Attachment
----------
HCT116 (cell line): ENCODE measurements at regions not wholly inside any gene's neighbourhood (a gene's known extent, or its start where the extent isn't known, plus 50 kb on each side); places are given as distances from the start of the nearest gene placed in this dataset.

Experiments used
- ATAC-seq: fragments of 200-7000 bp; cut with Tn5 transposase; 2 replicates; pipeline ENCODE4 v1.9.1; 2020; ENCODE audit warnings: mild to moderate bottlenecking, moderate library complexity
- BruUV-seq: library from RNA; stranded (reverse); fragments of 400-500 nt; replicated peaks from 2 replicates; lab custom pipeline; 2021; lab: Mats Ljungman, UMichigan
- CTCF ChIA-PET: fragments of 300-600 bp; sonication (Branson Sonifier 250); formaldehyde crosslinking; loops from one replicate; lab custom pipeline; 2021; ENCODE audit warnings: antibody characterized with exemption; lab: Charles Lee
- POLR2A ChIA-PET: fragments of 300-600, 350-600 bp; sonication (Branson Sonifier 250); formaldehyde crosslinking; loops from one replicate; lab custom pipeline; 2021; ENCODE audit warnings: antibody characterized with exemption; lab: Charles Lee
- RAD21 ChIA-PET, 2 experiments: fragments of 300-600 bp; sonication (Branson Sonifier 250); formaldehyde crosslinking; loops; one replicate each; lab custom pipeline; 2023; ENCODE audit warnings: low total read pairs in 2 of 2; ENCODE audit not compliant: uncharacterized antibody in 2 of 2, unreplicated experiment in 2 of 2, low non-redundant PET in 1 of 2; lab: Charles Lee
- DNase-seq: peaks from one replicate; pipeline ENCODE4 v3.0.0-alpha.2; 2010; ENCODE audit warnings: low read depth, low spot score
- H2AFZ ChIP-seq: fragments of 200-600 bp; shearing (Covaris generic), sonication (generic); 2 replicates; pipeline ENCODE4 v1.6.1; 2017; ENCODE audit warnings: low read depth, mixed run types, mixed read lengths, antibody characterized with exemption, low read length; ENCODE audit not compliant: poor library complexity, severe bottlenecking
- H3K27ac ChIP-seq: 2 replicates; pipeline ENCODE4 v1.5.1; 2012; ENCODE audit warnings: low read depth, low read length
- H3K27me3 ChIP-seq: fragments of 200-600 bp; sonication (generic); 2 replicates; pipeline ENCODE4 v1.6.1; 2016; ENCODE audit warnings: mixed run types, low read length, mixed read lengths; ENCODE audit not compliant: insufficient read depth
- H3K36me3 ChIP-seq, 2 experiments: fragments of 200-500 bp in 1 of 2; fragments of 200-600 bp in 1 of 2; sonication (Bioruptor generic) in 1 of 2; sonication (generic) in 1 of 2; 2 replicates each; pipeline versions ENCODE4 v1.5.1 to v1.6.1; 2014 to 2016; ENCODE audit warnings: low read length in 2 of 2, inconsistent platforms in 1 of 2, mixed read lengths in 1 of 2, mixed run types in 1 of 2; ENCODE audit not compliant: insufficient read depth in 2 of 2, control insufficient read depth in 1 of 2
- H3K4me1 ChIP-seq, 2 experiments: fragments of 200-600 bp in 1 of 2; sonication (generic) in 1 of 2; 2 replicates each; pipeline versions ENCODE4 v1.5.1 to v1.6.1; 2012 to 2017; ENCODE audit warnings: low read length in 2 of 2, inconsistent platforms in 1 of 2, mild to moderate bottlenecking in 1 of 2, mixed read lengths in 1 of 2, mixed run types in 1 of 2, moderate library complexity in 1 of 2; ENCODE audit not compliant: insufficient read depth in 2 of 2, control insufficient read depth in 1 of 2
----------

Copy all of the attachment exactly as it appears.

HCT116 (cell line): ENCODE measurements at regions not wholly inside any gene's neighbourhood (a gene's known extent, or its start where the extent isn't known, plus 50 kb on each side); places are given as distances from the start of the nearest gene placed in this dataset.

Experiments used
- ATAC-seq: fragments of 200-7000 bp; cut with Tn5 transposase; 2 replicates; pipeline ENCODE4 v1.9.1; 2020; ENCODE audit warnings: mild to moderate bottlenecking, moderate library complexity
- BruUV-seq: library from RNA; stranded (reverse); fragments of 400-500 nt; replicated peaks from 2 replicates; lab custom pipeline; 2021; lab: Mats Ljungman, UMichigan
- CTCF ChIA-PET: fragments of 300-600 bp; sonication (Branson Sonifier 250); formaldehyde crosslinking; loops from one replicate; lab custom pipeline; 2021; ENCODE audit warnings: antibody characterized with exemption; lab: Charles Lee
- POLR2A ChIA-PET: fragments of 300-600, 350-600 bp; sonication (Branson Sonifier 250); formaldehyde crosslinking; loops from one replicate; lab custom pipeline; 2021; ENCODE audit warnings: antibody characterized with exemption; lab: Charles Lee
- RAD21 ChIA-PET, 2 experiments: fragments of 300-600 bp; sonication (Branson Sonifier 250); formaldehyde crosslinking; loops; one replicate each; lab custom pipeline; 2023; ENCODE audit warnings: low total read pairs in 2 of 2; ENCODE audit not compliant: uncharacterized antibody in 2 of 2, unreplicated experiment in 2 of 2, low non-redundant PET in 1 of 2; lab: Charles Lee
- DNase-seq: peaks from one replicate; pipeline ENCODE4 v3.0.0-alpha.2; 2010; ENCODE audit warnings: low read depth, low spot score
- H2AFZ ChIP-seq: fragments of 200-600 bp; shearing (Covaris generic), sonication (generic); 2 replicates; pipeline ENCODE4 v1.6.1; 2017; ENCODE audit warnings: low read depth, mixed run types, mixed read lengths, antibody characterized with exemption, low read length; ENCODE audit not compliant: poor library complexity, severe bottlenecking
- H3K27ac ChIP-seq: 2 replicates; pipeline ENCODE4 v1.5.1; 2012; ENCODE audit warnings: low read depth, low read length
- H3K27me3 ChIP-seq: fragments of 200-600 bp; sonication (generic); 2 replicates; pipeline ENCODE4 v1.6.1; 2016; ENCODE audit warnings: mixed run types, low read length, mixed read lengths; ENCODE audit not compliant: insufficient read depth
- H3K36me3 ChIP-seq, 2 experiments: fragments of 200-500 bp in 1 of 2; fragments of 200-600 bp in 1 of 2; sonication (Bioruptor generic) in 1 of 2; sonication (generic) in 1 of 2; 2 replicates each; pipeline versions ENCODE4 v1.5.1 to v1.6.1; 2014 to 2016; ENCODE audit warnings: low read length in 2 of 2, inconsistent platforms in 1 of 2, mixed read lengths in 1 of 2, mixed run types in 1 of 2; ENCODE audit not compliant: insufficient read depth in 2 of 2, control insufficient read depth in 1 of 2
- H3K4me1 ChIP-seq, 2 experiments: fragments of 200-600 bp in 1 of 2; sonication (generic) in 1 of 2; 2 replicates each; pipeline versions ENCODE4 v1.5.1 to v1.6.1; 2012 to 2017; ENCODE audit warnings: low read length in 2 of 2, inconsistent platforms in 1 of 2, mild to moderate bottlenecking in 1 of 2, mixed read lengths in 1 of 2, mixed run types in 1 of 2, moderate library complexity in 1 of 2; ENCODE audit not compliant: insufficient read depth in 2 of 2, control insufficient read depth in 1 of 2